Given the current range of space policy issues under discussion and debate, the concept of space property rights can seem a little, well, out there. Lunar bases and asteroid prospecting are still likely years in the future: can’t this issue wait? Not in the eyes of some legal experts and space advocates.
In an op-ed in this week’s Space News, Berin Szoka and Jim Dunstan argue that the US should take steps now to address the issue of space property rights, particularly regarding resources extracted from the Moon or other celestial bodies. They cite in particular Bigelow Aerospace’s interest in establishing a lunar base and utilizing lunar resources. “Fortunately, what’s needed to drive private investment isn’t the right to own a plot of land on the Moon or resell it to raise capital,” Szoka and Dunstan write. “It’s the rights sought by Bigelow: to extract, use and profit from extraterrestrial resources without interference.”
The approach they seek is not to go through a body like the UN or engage in protracted international negotiations, but instead to get support from the US government, in particular the FAA’s Office of Commercial Space Transportation (FAA/AST), to recognize the ownership by Bigelow (or other US companies) of the resources they extract, and to bar interference by US companies in those operations. They chose FAA/AST in part because their launch licensing process includes an interagency “payload review” that ensures that launches and their payloads comply with treaties and related international obligations. That process could become, they argue, a catalyst for a more permanent solution.
This op-ed was a response to one in Space News last month by lawyer Michael Listner, who argued any discussion of a space property rights regime was premature. “The current legal and policy environment is not ready for a regime that would unilaterally grant private property rights in outer space, and any attempt by the United States at this juncture to create such an independent regime for its citizens would be opposed by other nations and would result in significant geopolitical backlash,” he wrote in early December.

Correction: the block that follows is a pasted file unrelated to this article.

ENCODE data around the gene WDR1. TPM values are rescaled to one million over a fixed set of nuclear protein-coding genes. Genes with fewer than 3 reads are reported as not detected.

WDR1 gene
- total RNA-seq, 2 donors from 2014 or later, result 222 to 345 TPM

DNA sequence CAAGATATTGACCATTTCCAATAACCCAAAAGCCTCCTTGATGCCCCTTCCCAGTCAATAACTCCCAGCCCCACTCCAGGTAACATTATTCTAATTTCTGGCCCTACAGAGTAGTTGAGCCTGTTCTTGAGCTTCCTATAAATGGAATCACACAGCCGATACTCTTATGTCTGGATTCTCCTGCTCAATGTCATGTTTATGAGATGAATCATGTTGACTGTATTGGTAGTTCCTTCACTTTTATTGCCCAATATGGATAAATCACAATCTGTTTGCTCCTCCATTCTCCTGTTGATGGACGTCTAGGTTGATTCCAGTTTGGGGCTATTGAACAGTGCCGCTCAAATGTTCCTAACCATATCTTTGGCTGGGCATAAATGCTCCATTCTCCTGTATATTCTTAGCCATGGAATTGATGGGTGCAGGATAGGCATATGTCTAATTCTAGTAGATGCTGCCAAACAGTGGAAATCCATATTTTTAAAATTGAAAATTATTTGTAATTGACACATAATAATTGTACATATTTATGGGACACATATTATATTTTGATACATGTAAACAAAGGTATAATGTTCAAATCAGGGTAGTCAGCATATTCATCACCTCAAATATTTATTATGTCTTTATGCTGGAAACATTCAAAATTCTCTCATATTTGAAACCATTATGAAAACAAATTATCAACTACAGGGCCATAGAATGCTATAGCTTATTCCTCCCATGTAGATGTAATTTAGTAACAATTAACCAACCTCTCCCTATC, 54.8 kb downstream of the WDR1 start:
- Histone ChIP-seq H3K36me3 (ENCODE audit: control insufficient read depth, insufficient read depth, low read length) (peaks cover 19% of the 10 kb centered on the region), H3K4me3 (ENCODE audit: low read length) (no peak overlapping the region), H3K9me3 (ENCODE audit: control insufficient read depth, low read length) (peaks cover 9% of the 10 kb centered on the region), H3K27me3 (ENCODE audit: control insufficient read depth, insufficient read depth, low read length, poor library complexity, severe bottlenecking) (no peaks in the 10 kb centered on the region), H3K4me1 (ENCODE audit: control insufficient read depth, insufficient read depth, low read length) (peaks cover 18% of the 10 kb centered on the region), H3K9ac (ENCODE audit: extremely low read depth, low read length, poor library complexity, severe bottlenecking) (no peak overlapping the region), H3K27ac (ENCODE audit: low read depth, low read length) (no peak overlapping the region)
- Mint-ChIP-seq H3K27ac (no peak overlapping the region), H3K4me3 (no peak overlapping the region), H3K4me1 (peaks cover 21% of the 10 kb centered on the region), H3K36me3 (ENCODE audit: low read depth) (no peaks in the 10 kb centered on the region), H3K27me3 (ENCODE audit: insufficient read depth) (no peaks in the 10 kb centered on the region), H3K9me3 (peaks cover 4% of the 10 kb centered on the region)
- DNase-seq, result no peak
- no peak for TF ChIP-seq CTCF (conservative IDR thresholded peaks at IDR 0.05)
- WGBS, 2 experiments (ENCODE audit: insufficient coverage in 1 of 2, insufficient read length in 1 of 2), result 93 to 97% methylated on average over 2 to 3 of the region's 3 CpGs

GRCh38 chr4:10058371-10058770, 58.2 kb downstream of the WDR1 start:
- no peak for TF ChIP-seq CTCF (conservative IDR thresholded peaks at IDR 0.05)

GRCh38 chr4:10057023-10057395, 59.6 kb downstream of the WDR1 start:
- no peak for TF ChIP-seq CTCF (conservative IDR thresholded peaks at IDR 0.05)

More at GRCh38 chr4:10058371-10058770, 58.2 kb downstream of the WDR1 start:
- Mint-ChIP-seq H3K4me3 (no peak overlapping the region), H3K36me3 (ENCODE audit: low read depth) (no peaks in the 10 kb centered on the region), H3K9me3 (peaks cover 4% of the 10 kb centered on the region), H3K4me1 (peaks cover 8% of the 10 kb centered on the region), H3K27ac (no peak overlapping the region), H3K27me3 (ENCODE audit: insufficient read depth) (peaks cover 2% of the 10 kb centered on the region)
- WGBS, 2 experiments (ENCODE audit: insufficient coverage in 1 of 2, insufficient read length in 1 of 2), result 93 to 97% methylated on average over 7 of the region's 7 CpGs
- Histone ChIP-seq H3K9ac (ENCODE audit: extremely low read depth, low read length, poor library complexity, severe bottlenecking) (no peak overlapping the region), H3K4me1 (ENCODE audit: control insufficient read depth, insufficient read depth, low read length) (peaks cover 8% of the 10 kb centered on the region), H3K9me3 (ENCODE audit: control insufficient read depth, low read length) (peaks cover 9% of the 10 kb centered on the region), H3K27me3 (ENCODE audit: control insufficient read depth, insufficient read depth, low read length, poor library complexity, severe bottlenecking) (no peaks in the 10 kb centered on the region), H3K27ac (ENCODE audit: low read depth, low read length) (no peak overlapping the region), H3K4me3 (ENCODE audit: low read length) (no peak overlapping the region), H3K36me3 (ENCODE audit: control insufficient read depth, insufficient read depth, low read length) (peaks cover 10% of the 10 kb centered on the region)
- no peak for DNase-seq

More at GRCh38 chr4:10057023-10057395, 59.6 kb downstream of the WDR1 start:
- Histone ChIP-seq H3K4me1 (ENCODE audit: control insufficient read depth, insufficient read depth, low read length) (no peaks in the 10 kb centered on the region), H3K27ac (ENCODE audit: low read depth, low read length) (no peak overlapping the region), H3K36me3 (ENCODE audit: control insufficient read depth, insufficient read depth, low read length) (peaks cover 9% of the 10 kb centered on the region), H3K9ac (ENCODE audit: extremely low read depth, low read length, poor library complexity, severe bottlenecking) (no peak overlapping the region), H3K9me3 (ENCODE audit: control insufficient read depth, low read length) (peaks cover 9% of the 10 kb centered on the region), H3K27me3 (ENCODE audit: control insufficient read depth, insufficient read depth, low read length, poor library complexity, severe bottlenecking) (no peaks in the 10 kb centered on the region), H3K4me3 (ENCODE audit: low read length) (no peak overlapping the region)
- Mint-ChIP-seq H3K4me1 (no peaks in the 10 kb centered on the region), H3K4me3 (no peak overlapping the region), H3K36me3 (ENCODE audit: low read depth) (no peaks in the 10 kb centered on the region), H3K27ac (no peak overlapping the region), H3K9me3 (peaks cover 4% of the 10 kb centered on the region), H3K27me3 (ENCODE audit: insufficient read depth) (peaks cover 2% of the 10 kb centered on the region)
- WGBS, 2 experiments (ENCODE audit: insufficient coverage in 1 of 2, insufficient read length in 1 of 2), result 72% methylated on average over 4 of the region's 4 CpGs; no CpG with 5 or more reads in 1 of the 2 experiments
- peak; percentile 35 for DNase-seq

This topic came up at last month’s meeting of the FAA’s Commercial Space Transportation Advisory Committee (COMSTAC) in Washington, just days after Listner’s original op-ed. “We want to reaffirm to the FAA that what we are looking for is confirmation that a company that invests in extraction of resources has ability to profit from them,” Bigelow’s Mike Gold, who is also chairman of COMSTAC, said during a meeting of the committee’s business and legal working group on December 10 as they crafted a recommendation calling for such an approach.
“We want property rights recognized, but I don’t think we’re interested in a very extensive regulatory regime,” said Paul Stimers of K&L Gates, who representing Planetary Resources at last month’s COMSTAC meeting. “We do need to provide that certainty to investors, to the people who are preparing to make a significant commitment to this effort, that they will be able to enjoy the fruits of their labor.”